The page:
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Post-pollination barriers contribute to coexistence of partially pollinator-sharing Arisaema species (Araceae)
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  • Luo Zeng,
  • Wei-Jie Shu,
  • Hua He,
  • Tao Li,
  • Xiao-Chen Yang,
  • Li Li
Luo Zeng
Jishou University
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Wei-Jie Shu
Jishou University
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Hua He
Jishou University
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Tao Li
Jishou University
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Xiao-Chen Yang
Jishou University
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Li Li
Jishou University

Corresponding Author:[email protected]

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Reproductive isolation plays an important role in maintaining the species integrity of sympatric close relatives. For sympatric Arisaema species, interspecific gene flow is expected to be effectively prevented by pre-pollination barriers, particularly strong pollinator isolation mediated by fungus gnats. However, due to the lack of quantitative studies combining multiple pre- and post-pollination barriers, it is not known whether pre-pollination isolation is complete, and whether post-pollination barriers also contribute to reproductive isolation among some Arisaema species. We studied five pre- and post-pollination barriers (geographic isolation, phenological isolation, pollinator isolation, hybrid fruit production, and hybrid seed formation) among three sympatric Arisaema species (A. bockii, A. lobatum, and A. erubescens). The strength of individual barriers and their contribution to total isolation were quantified.The habitat elevations of the three Arisaema species mostly overlapped. Although phenological isolation and pollinator isolation reduced the frequencies of interspecific pollen transfer among these species, the partial overlap of flowering times and pollinator assemblages resulted in pre-pollination isolation that does not adequately prevent interspecific hybridization. Post-pollination barriers also contributed to reproductive isolation at the hybrid fruit and seed formation stages.We propose that, although pre-pollination barriers are expected to contribute more to total isolation than post-pollination barriers in Arisaema, pre-pollination barriers may not completely prevent interspecific pollen transfer among some Arisaema species. Post-pollination barriers, which are generally ignored, may also have contributed significantly to reproductive isolation in Arisaema.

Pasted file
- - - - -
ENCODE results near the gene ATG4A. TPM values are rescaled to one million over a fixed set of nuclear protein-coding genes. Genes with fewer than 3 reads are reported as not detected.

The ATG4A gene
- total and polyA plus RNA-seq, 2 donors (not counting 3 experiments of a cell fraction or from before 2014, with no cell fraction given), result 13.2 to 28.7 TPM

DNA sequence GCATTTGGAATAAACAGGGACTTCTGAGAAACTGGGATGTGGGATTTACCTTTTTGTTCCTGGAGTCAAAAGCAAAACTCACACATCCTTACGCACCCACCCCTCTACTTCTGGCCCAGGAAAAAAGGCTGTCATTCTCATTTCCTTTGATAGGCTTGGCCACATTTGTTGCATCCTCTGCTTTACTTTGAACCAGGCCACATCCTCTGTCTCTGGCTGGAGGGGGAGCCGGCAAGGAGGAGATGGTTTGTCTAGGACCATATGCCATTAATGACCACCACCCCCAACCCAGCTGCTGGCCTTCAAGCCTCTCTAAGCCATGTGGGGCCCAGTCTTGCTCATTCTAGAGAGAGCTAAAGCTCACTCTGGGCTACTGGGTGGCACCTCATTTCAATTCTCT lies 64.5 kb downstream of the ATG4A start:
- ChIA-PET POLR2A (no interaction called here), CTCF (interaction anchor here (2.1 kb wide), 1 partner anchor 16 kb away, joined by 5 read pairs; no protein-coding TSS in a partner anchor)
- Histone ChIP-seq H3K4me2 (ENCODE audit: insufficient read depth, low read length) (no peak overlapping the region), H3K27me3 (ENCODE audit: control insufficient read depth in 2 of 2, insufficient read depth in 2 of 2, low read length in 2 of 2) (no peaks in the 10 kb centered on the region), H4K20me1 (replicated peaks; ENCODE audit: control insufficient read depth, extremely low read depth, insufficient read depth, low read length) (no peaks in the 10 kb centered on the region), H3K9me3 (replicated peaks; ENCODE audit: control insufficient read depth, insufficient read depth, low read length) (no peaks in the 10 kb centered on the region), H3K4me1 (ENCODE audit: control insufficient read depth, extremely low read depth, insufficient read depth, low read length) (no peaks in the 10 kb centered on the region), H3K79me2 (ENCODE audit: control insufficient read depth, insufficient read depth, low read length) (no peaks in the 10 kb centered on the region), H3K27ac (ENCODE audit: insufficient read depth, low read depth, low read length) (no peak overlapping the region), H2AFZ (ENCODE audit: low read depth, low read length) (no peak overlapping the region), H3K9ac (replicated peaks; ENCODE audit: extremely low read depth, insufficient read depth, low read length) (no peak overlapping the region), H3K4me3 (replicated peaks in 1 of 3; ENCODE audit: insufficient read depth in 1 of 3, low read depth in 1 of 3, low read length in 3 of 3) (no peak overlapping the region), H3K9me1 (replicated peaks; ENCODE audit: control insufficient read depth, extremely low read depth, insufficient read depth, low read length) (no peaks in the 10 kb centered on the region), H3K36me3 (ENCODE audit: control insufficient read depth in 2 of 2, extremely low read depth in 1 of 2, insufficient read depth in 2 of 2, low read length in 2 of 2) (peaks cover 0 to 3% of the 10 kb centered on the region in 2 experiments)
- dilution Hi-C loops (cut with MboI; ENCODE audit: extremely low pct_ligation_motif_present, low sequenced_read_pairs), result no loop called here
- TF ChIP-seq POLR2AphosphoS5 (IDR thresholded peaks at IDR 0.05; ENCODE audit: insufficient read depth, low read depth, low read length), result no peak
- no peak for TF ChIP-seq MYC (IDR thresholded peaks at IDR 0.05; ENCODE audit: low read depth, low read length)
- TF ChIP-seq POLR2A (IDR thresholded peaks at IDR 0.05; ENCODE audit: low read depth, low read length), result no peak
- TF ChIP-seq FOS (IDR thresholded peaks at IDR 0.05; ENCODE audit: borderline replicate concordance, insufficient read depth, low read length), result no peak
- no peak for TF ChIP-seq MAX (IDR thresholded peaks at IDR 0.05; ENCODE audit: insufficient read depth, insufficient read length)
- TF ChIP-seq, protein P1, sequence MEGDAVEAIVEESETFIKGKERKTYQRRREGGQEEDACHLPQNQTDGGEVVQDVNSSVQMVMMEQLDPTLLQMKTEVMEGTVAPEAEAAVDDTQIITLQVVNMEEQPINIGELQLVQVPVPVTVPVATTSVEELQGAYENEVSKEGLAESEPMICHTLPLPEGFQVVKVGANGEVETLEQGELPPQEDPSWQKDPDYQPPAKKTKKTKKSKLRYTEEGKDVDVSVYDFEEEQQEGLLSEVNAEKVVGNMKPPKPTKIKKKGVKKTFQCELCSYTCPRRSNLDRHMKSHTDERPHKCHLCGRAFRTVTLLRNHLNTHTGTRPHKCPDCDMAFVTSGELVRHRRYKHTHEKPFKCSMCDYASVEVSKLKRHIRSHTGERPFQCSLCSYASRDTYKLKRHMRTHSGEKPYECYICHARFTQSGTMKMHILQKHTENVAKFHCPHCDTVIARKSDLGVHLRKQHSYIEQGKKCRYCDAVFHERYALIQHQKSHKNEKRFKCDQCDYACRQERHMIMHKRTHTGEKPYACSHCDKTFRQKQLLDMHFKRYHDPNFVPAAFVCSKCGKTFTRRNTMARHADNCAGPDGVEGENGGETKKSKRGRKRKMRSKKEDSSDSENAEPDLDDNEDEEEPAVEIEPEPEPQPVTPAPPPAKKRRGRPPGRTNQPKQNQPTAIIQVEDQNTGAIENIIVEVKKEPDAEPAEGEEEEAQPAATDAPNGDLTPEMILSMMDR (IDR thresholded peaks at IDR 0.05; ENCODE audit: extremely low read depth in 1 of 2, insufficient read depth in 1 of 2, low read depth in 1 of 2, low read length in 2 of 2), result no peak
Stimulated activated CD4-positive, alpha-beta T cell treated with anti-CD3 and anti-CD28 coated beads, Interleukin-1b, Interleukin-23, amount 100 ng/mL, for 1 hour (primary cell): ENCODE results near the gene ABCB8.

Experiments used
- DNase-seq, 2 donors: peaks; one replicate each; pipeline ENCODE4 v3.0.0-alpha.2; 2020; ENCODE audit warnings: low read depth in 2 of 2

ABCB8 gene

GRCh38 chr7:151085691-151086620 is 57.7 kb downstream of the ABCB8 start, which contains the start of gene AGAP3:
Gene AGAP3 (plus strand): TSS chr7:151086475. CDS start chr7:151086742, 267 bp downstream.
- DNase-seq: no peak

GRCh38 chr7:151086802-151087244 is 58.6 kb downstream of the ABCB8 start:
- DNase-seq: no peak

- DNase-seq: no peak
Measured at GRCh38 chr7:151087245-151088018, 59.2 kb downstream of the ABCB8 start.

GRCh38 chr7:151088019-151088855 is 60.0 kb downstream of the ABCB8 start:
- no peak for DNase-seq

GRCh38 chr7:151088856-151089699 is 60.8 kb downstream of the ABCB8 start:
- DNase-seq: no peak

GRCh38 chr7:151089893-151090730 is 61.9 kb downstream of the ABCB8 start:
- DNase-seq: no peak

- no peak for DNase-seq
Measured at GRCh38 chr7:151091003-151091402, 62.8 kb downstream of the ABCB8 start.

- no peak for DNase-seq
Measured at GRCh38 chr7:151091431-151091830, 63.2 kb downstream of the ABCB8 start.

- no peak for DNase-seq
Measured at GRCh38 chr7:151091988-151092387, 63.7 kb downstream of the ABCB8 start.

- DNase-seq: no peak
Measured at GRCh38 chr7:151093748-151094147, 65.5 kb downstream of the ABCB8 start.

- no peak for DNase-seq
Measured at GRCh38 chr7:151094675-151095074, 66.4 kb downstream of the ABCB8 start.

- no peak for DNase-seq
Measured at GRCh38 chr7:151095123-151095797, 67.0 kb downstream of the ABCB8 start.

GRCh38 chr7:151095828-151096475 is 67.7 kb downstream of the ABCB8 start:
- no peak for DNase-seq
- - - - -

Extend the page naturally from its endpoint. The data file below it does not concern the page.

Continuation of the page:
17 Mar 2023Submitted to Ecology and Evolution
20 Mar 2023Submission Checks Completed
20 Mar 2023Assigned to Editor
21 Mar 2023Reviewer(s) Assigned
06 Jul 2023Review(s) Completed, Editorial Evaluation Pending
07 Jul 2023Editorial Decision: Revise Minor
04 Sep 20231st Revision Received
13 Sep 2023Assigned to Editor
13 Sep 2023Submission Checks Completed
13 Sep 2023Review(s) Completed, Editorial Evaluation Pending
13 Sep 2023Reviewer(s) Assigned
15 Sep 2023Editorial Decision: Revise Minor
14 Oct 20232nd Revision Received
16 Oct 2023Assigned to Editor
16 Oct 2023Submission Checks Completed
16 Oct 2023Review(s) Completed, Editorial Evaluation Pending
19 Oct 2023Editorial Decision: Accept